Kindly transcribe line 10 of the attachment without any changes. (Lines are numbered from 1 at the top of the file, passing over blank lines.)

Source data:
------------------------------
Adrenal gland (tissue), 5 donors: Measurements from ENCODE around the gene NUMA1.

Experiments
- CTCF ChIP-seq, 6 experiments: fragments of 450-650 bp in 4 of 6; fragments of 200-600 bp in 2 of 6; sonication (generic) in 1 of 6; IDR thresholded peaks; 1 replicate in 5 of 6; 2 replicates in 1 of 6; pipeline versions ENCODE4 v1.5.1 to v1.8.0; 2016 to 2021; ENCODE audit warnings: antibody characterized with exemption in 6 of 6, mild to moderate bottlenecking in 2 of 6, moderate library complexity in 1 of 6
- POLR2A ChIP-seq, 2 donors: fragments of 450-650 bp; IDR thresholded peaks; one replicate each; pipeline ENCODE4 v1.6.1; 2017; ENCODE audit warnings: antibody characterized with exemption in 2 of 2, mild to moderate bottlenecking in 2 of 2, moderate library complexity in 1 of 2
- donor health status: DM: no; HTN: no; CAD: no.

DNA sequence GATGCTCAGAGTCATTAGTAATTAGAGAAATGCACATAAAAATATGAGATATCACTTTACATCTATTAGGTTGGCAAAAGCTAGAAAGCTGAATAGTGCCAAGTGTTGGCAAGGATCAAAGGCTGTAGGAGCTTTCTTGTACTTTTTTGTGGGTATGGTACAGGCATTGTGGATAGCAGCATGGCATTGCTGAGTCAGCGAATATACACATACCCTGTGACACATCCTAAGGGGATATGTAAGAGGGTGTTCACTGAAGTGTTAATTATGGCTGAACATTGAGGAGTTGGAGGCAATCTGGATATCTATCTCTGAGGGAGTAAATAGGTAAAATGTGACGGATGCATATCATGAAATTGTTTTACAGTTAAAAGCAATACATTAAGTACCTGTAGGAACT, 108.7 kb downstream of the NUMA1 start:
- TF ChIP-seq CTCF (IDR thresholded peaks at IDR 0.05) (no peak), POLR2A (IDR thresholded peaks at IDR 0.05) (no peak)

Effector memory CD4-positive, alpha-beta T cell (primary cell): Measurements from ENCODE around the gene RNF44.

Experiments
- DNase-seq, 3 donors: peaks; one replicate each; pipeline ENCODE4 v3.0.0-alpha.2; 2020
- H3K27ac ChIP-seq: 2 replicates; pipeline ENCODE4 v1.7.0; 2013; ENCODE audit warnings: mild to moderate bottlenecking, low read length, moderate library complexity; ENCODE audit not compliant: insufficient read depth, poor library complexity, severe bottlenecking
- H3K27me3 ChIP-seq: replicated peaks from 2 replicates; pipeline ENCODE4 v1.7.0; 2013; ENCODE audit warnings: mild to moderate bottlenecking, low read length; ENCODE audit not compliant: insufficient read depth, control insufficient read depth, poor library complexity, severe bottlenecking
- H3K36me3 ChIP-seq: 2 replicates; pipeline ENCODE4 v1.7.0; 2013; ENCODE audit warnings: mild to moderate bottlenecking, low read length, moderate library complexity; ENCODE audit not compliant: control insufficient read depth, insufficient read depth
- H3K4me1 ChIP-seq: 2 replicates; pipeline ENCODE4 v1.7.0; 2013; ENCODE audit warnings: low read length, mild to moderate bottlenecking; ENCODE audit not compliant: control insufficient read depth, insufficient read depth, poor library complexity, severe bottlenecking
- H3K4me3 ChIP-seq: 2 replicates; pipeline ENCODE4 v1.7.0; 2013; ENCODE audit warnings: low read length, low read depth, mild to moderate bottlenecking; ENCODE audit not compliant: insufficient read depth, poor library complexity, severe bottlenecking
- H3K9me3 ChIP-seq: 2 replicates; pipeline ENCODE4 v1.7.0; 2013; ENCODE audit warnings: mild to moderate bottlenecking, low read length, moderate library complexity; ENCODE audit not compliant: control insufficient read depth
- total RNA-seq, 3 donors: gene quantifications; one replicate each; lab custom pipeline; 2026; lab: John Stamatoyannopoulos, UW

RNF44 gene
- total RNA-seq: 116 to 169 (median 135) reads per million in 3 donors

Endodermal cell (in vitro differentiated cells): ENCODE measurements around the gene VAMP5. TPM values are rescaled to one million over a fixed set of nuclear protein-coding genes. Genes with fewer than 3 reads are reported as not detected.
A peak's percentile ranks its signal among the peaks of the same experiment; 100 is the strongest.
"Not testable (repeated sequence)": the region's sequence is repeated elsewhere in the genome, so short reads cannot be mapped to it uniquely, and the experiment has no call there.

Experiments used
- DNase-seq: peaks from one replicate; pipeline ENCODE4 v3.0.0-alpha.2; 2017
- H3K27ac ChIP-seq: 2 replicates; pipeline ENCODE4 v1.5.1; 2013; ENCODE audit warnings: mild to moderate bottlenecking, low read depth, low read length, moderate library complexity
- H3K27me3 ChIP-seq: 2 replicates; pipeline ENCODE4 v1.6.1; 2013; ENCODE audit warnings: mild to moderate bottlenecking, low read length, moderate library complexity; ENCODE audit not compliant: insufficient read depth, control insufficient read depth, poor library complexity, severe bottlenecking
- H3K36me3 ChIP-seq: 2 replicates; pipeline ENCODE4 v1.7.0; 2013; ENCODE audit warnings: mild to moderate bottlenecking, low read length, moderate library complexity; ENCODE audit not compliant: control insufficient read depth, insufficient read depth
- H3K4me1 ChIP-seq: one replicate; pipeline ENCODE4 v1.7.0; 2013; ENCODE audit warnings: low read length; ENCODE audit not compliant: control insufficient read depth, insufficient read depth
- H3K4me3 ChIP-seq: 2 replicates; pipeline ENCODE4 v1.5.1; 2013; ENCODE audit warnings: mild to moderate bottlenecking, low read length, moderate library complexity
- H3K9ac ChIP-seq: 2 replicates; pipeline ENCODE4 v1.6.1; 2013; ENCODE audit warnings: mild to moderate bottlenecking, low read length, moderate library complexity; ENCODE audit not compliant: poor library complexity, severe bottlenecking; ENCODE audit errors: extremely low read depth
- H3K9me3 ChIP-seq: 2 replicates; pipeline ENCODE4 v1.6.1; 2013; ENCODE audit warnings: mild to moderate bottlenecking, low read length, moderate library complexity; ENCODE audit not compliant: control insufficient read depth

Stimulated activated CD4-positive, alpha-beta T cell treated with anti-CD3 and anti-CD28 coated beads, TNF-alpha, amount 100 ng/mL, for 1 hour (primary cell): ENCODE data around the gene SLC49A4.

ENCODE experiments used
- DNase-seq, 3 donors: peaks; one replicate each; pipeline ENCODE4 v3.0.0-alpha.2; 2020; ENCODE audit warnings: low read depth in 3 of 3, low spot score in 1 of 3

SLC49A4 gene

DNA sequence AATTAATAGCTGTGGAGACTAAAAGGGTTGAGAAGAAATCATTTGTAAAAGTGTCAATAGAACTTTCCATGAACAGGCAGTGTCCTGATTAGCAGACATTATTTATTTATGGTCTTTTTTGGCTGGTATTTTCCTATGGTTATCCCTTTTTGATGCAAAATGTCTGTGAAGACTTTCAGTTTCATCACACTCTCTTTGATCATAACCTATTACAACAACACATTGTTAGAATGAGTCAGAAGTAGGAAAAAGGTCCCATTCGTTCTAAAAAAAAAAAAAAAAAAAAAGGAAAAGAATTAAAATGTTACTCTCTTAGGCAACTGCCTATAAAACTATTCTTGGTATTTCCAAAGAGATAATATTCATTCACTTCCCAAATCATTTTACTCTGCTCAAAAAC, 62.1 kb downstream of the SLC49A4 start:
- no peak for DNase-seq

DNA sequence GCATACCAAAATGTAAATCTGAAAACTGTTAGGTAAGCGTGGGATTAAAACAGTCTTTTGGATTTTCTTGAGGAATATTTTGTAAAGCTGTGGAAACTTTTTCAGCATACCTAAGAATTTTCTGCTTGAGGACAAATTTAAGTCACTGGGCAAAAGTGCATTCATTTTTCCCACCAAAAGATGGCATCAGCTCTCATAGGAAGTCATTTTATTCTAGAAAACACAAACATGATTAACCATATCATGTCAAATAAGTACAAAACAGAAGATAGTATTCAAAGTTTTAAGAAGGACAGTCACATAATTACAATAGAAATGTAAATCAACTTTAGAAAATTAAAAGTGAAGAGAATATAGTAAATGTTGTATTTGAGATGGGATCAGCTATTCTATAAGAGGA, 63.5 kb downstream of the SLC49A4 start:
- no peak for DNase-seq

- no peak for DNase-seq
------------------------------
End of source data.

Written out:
- DNase-seq, 3 donors: peaks; one replicate each; pipeline ENCODE4 v3.0.0-alpha.2; 2020